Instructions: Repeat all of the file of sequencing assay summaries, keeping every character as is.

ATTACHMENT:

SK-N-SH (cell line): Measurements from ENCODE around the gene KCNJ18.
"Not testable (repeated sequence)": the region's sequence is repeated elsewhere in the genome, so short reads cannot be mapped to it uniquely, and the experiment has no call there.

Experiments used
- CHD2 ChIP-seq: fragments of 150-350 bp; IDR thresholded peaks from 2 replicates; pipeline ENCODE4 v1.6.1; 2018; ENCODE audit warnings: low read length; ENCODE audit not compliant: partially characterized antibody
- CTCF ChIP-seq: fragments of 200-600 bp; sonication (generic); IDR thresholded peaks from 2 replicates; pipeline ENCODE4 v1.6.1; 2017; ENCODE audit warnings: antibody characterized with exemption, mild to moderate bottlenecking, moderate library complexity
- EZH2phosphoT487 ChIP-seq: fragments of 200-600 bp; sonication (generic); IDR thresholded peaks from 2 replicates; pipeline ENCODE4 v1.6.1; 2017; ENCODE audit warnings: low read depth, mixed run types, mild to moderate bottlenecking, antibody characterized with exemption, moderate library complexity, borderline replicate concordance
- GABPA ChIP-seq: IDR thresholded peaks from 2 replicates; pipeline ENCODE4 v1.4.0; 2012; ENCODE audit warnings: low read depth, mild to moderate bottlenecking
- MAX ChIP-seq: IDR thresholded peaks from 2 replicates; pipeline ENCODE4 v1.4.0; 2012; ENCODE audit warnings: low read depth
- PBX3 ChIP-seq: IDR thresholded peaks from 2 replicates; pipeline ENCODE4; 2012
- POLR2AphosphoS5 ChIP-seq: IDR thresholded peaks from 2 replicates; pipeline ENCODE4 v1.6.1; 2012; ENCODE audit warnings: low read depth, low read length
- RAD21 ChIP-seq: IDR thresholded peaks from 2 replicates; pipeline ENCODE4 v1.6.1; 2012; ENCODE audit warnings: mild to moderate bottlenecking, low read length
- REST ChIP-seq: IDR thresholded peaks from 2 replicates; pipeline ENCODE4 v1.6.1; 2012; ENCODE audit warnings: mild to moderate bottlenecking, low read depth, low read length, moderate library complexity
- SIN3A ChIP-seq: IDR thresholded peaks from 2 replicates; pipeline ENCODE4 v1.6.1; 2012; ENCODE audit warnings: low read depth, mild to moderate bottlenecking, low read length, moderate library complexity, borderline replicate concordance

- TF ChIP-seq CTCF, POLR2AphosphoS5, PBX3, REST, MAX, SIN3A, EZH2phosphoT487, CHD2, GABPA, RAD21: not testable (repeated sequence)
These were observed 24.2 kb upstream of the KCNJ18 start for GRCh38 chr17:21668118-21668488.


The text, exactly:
SK-N-SH (cell line): Measurements from ENCODE around the gene KCNJ18.
"Not testable (repeated sequence)": the region's sequence is repeated elsewhere in the genome, so short reads cannot be mapped to it uniquely, and the experiment has no call there.

Experiments used
- CHD2 ChIP-seq: fragments of 150-350 bp; IDR thresholded peaks from 2 replicates; pipeline ENCODE4 v1.6.1; 2018; ENCODE audit warnings: low read length; ENCODE audit not compliant: partially characterized antibody
- CTCF ChIP-seq: fragments of 200-600 bp; sonication (generic); IDR thresholded peaks from 2 replicates; pipeline ENCODE4 v1.6.1; 2017; ENCODE audit warnings: antibody characterized with exemption, mild to moderate bottlenecking, moderate library complexity
- EZH2phosphoT487 ChIP-seq: fragments of 200-600 bp; sonication (generic); IDR thresholded peaks from 2 replicates; pipeline ENCODE4 v1.6.1; 2017; ENCODE audit warnings: low read depth, mixed run types, mild to moderate bottlenecking, antibody characterized with exemption, moderate library complexity, borderline replicate concordance
- GABPA ChIP-seq: IDR thresholded peaks from 2 replicates; pipeline ENCODE4 v1.4.0; 2012; ENCODE audit warnings: low read depth, mild to moderate bottlenecking
- MAX ChIP-seq: IDR thresholded peaks from 2 replicates; pipeline ENCODE4 v1.4.0; 2012; ENCODE audit warnings: low read depth
- PBX3 ChIP-seq: IDR thresholded peaks from 2 replicates; pipeline ENCODE4; 2012
- POLR2AphosphoS5 ChIP-seq: IDR thresholded peaks from 2 replicates; pipeline ENCODE4 v1.6.1; 2012; ENCODE audit warnings: low read depth, low read length
- RAD21 ChIP-seq: IDR thresholded peaks from 2 replicates; pipeline ENCODE4 v1.6.1; 2012; ENCODE audit warnings: mild to moderate bottlenecking, low read length
- REST ChIP-seq: IDR thresholded peaks from 2 replicates; pipeline ENCODE4 v1.6.1; 2012; ENCODE audit warnings: mild to moderate bottlenecking, low read depth, low read length, moderate library complexity
- SIN3A ChIP-seq: IDR thresholded peaks from 2 replicates; pipeline ENCODE4 v1.6.1; 2012; ENCODE audit warnings: low read depth, mild to moderate bottlenecking, low read length, moderate library complexity, borderline replicate concordance

- TF ChIP-seq CTCF, POLR2AphosphoS5, PBX3, REST, MAX, SIN3A, EZH2phosphoT487, CHD2, GABPA, RAD21: not testable (repeated sequence)
These were observed 24.2 kb upstream of the KCNJ18 start for GRCh38 chr17:21668118-21668488.